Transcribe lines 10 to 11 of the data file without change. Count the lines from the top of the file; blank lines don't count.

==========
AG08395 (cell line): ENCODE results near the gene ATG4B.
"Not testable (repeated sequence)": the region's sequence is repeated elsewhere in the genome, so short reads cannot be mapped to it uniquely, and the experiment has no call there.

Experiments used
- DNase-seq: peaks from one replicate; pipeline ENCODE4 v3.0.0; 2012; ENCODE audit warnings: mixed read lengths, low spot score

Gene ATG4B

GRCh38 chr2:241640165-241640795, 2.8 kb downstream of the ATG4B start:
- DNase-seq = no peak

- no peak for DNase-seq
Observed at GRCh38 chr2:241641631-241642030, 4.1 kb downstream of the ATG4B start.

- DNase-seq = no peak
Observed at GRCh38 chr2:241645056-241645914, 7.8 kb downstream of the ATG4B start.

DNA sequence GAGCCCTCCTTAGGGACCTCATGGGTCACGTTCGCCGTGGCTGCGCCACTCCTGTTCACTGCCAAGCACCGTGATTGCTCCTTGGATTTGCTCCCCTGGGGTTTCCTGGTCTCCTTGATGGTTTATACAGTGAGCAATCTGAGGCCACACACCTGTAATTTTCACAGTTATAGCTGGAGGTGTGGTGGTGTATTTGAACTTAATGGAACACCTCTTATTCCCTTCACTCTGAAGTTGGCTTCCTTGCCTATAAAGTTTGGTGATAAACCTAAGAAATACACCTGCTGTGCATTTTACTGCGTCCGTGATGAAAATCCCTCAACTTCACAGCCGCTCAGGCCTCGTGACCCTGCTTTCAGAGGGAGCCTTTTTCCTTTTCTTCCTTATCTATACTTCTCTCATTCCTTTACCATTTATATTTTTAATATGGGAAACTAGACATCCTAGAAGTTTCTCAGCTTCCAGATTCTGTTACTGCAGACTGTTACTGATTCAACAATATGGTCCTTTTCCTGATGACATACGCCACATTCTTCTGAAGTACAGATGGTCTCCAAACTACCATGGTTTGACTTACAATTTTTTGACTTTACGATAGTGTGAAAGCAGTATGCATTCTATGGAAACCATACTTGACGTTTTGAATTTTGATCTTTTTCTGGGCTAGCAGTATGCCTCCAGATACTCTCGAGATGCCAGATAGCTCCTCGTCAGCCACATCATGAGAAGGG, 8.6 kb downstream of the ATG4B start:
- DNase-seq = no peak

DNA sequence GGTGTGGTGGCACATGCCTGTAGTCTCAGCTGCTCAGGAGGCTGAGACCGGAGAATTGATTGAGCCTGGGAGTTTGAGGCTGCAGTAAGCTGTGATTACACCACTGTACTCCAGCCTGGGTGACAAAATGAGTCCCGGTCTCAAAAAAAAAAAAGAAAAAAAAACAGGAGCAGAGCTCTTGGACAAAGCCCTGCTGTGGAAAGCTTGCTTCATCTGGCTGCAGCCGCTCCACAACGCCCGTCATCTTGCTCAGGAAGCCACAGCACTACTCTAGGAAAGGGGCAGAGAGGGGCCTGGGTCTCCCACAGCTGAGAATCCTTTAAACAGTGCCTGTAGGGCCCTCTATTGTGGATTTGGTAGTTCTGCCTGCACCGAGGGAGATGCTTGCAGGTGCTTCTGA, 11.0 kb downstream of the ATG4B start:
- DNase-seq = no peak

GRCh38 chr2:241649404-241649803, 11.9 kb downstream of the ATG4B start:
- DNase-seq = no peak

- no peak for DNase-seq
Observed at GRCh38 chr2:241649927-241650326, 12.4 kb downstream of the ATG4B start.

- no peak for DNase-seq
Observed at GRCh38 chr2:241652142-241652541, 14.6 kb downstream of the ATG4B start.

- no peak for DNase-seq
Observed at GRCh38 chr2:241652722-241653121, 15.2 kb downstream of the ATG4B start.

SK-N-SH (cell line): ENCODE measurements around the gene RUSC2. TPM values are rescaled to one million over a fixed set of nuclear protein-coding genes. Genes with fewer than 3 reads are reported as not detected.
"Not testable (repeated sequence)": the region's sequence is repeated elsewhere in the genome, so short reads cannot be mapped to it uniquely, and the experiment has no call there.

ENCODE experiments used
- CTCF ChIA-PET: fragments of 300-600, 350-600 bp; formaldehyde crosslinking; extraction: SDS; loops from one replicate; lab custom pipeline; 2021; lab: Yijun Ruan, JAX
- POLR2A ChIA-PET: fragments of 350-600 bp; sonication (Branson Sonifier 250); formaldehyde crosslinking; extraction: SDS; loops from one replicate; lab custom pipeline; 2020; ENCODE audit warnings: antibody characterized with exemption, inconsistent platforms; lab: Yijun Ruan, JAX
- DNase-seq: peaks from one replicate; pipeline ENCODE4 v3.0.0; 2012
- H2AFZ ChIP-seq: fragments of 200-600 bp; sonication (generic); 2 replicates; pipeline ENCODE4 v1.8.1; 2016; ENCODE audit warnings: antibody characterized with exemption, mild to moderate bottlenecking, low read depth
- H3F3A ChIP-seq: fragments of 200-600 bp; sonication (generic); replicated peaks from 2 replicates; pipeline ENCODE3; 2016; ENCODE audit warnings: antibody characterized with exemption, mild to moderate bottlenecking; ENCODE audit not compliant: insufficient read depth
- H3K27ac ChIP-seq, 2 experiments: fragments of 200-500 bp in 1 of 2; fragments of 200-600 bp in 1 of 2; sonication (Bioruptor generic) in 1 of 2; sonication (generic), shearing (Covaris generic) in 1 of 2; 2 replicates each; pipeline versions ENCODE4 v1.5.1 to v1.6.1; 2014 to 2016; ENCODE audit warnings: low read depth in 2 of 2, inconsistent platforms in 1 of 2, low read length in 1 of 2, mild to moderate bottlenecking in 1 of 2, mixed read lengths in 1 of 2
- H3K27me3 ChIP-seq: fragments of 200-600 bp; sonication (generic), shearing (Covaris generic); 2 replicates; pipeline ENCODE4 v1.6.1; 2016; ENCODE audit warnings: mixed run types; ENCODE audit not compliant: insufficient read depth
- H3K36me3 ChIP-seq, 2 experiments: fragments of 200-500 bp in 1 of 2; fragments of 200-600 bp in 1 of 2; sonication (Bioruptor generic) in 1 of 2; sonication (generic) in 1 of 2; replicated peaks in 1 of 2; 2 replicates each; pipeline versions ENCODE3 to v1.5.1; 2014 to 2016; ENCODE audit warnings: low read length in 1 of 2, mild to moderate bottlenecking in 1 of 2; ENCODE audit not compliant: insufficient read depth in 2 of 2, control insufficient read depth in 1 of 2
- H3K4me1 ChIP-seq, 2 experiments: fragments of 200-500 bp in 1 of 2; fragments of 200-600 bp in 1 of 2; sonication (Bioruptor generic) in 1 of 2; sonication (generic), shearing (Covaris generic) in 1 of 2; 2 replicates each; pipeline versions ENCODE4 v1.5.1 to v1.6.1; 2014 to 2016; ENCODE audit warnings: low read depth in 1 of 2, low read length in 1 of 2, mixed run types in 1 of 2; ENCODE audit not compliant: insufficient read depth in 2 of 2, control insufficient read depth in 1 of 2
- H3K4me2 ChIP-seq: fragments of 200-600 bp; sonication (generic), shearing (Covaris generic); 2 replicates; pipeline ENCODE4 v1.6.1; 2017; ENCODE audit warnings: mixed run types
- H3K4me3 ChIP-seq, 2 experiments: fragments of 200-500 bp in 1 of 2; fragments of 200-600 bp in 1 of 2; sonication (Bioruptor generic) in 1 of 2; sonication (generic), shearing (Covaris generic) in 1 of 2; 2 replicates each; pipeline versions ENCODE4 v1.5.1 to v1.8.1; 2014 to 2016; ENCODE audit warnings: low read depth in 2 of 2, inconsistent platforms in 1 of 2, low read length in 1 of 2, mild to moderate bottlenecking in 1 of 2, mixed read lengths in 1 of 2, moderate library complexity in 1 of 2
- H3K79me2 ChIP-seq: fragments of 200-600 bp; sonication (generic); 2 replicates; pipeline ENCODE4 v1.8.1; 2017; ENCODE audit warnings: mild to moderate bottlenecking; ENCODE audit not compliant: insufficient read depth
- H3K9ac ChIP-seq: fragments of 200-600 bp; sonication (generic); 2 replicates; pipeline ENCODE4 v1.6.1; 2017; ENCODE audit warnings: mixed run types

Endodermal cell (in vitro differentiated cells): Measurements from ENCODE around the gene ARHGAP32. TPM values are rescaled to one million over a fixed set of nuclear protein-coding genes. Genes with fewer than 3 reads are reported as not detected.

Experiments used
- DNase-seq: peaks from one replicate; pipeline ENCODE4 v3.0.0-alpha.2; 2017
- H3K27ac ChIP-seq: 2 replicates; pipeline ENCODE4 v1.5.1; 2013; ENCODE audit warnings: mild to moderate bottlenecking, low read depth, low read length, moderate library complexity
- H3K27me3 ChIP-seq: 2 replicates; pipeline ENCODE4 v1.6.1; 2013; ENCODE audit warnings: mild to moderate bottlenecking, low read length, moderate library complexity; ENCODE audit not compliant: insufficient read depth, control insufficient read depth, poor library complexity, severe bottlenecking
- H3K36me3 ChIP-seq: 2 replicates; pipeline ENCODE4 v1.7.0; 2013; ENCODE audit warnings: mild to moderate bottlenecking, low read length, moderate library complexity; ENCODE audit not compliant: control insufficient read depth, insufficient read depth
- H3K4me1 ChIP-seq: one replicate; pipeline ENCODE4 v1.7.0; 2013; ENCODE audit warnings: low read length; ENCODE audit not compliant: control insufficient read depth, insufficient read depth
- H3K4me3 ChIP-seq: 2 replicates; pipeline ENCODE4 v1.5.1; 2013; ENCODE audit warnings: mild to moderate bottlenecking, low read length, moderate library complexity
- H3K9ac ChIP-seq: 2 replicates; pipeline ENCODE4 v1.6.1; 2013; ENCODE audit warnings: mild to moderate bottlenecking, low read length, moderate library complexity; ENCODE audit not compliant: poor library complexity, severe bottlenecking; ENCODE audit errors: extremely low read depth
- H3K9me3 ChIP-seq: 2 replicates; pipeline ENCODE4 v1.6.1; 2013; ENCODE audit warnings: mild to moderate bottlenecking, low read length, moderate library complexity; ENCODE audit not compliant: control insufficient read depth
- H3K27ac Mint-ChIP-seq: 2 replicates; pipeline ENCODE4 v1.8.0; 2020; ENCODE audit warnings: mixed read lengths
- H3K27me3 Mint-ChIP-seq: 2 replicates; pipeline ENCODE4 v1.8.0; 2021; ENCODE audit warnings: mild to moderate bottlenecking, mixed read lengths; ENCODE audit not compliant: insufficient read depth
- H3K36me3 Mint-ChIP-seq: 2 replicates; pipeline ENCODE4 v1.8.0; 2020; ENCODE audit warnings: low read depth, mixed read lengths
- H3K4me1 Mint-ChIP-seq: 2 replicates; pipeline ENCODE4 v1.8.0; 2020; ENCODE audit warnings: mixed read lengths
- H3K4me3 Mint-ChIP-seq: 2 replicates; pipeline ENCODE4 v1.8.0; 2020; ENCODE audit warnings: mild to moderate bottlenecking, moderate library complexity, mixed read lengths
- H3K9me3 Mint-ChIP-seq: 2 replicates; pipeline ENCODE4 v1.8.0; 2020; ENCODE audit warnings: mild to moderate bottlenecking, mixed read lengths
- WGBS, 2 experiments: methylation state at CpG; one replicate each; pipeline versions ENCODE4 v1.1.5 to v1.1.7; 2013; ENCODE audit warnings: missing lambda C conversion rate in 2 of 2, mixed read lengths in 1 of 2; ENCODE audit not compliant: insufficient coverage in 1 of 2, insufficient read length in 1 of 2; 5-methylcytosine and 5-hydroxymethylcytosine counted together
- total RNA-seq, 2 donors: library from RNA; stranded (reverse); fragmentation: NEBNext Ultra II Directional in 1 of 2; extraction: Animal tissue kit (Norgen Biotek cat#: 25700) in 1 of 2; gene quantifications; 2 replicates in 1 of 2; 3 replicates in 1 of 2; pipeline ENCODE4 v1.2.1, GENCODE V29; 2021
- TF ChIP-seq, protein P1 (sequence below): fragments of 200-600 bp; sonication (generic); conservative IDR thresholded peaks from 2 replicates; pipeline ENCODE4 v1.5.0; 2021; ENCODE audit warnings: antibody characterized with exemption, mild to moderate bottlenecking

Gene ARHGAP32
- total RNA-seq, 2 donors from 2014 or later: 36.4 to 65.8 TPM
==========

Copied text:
- DNase-seq = no peak
Observed at GRCh38 chr2:241645056-241645914, 7.8 kb downstream of the ATG4B start.